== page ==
Krita 3.3

On macOS/OSX systems with and AMD gpu, support for hardware accelerated display is disabled because saving to PNG and JPG hangs Krita otherwise.

This image was taken from Krita’s homepage. For some reasons, “Canvas Graphics Acceleration” is disabled for those on Mac. If OpenGL can’t be turned on then Krita is basically useless (for Mac users with AMD gpu?) because it’s extremely laggy. Previous version is okay, though not the best.

UPDATE: You might not experience the lag if you’re on macOS High Sierra, and the option for OpenGL is still blacked out.

UPDATE2: Apparently it still lag on High Sierra.

Krita 3.3

The Block-In

Growing up, I didn’t know any of this so-called “Block-In” methodology when it comes to doing things traditionally. Yet when it comes to 3D modelling, this is precisely what I started off with. It comes naturally because of the way 3d box modelling works. Box modelling taught me to focus on the overall form and proportion of my subject(s) before I get down to detailing.

Here’s a great article (walkthrough) on the Block-In process for those that want to improve their traditional skill.

Krita: Good but buggy

For quick sketches and doodling, Krita seems to do well (even though the lag is still there). However, once you want to slow down and seriously practice you’ll begin to see that the brush lag in Krita is an obstacle and an annoyance. Krita basically has everything I’m looking for in a drawing/painting software but at the moment I can’t really use it for serious studies because of this lag. I’m on Mac with a Wacom, and if you know of a solution please drop me a message.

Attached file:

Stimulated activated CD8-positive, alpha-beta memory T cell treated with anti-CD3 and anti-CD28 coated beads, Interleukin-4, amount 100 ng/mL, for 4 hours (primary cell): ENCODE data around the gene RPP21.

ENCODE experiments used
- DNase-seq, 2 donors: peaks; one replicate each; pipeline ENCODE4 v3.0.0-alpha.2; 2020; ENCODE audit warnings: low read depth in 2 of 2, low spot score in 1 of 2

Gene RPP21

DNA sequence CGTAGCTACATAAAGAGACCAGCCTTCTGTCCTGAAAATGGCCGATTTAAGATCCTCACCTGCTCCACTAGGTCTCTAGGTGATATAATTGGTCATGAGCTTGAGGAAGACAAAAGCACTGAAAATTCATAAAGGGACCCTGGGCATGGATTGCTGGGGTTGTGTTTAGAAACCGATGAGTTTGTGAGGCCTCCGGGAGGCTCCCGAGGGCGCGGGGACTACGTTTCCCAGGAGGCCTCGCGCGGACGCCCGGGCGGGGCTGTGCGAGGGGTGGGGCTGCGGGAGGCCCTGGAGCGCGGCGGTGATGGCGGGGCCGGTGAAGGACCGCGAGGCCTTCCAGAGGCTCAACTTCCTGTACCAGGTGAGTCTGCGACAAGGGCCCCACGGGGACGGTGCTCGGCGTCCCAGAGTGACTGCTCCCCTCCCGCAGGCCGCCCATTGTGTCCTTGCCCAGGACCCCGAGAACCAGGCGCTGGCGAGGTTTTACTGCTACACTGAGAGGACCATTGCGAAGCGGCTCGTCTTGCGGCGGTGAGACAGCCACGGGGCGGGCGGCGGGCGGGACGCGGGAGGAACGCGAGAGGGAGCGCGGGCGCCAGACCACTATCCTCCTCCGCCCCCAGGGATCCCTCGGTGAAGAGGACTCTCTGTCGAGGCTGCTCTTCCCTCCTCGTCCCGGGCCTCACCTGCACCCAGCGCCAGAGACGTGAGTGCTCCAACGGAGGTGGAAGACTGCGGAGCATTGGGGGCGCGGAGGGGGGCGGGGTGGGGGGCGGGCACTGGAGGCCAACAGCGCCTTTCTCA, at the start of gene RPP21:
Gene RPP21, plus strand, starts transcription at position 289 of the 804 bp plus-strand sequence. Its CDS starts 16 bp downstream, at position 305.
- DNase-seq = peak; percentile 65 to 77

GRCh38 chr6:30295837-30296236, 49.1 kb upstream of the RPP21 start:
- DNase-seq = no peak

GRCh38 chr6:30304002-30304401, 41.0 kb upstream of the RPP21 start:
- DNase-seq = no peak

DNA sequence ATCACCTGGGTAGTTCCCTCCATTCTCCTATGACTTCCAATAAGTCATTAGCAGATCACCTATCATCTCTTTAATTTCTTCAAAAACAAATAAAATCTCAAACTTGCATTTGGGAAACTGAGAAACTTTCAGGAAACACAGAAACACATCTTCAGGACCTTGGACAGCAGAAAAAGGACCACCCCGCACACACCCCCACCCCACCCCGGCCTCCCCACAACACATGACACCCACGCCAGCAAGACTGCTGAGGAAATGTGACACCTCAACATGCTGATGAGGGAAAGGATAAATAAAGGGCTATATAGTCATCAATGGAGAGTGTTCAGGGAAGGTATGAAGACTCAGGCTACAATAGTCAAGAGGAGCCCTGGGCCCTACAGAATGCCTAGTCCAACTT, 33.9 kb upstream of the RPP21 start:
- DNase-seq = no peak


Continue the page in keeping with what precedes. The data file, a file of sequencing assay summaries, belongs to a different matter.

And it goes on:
ArtRage (left). Krita 3.1.4 (right). Notice that it’s a lot smoother in ArtRage.

Krita’s Quick Brushes

I love ArtRage for its realism and painting effect and will one day (God willing) use it for some experimentations. In the meantime, I find it much easier in Krita to get this marker effect look. I quickly improvised the legs on the fly, duplicated the legs layer and with another quick brush I put in the shading. For concept arts and thumbnailling, Krita is the best. I guess this explains it:

“From 2004 to 2009, Krita was strongly focusing on being a generic image manipulation/painting application in the style of Photoshop or GIMP. Since 2009, the focus is squarely on painting: the Krita community aims to make Krita the best painting application for cartoonists, illustrators, and concept artists.”

Last night before bed (as you can see the dark background) I did some quick test with one of Krita’s Ink brushes. 10-30 seconds each. Improvised on the fly.

Giving Krita a try

I have known Krita for a while now but haven’t really sit down to explore it until today. These are quick sketches (testing out one of its brushes) improvised on the fly.

It looks like Krita will be the software I’ll be using for quick sketches / concepts.